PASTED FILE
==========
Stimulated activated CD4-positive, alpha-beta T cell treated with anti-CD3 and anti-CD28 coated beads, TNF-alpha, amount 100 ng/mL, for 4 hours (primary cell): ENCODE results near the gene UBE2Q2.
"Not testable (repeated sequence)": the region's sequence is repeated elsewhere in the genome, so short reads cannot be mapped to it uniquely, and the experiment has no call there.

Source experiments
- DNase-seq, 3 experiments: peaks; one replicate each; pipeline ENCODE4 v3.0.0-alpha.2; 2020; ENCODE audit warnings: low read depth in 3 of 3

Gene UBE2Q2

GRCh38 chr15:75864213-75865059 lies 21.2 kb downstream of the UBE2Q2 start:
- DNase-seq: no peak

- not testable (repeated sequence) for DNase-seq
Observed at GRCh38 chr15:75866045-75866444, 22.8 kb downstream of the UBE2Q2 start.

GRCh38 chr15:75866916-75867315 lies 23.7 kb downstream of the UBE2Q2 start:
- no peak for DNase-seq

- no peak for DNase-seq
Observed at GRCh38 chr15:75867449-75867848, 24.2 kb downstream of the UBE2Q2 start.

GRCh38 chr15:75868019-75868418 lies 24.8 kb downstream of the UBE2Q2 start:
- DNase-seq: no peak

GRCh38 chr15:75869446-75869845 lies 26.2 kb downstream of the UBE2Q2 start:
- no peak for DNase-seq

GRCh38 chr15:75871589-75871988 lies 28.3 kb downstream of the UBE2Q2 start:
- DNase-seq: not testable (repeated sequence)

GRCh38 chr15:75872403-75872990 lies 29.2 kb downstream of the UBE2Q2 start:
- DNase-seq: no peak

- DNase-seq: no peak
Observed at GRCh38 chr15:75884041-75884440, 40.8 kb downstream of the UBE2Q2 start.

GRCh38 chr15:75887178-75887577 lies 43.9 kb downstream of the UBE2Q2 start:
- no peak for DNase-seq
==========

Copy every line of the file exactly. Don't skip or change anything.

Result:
Stimulated activated CD4-positive, alpha-beta T cell treated with anti-CD3 and anti-CD28 coated beads, TNF-alpha, amount 100 ng/mL, for 4 hours (primary cell): ENCODE results near the gene UBE2Q2.
"Not testable (repeated sequence)": the region's sequence is repeated elsewhere in the genome, so short reads cannot be mapped to it uniquely, and the experiment has no call there.

Source experiments
- DNase-seq, 3 experiments: peaks; one replicate each; pipeline ENCODE4 v3.0.0-alpha.2; 2020; ENCODE audit warnings: low read depth in 3 of 3

Gene UBE2Q2

GRCh38 chr15:75864213-75865059 lies 21.2 kb downstream of the UBE2Q2 start:
- DNase-seq: no peak

- not testable (repeated sequence) for DNase-seq
Observed at GRCh38 chr15:75866045-75866444, 22.8 kb downstream of the UBE2Q2 start.

GRCh38 chr15:75866916-75867315 lies 23.7 kb downstream of the UBE2Q2 start:
- no peak for DNase-seq

- no peak for DNase-seq
Observed at GRCh38 chr15:75867449-75867848, 24.2 kb downstream of the UBE2Q2 start.

GRCh38 chr15:75868019-75868418 lies 24.8 kb downstream of the UBE2Q2 start:
- DNase-seq: no peak

GRCh38 chr15:75869446-75869845 lies 26.2 kb downstream of the UBE2Q2 start:
- no peak for DNase-seq

GRCh38 chr15:75871589-75871988 lies 28.3 kb downstream of the UBE2Q2 start:
- DNase-seq: not testable (repeated sequence)

GRCh38 chr15:75872403-75872990 lies 29.2 kb downstream of the UBE2Q2 start:
- DNase-seq: no peak

- DNase-seq: no peak
Observed at GRCh38 chr15:75884041-75884440, 40.8 kb downstream of the UBE2Q2 start.

GRCh38 chr15:75887178-75887577 lies 43.9 kb downstream of the UBE2Q2 start:
- no peak for DNase-seq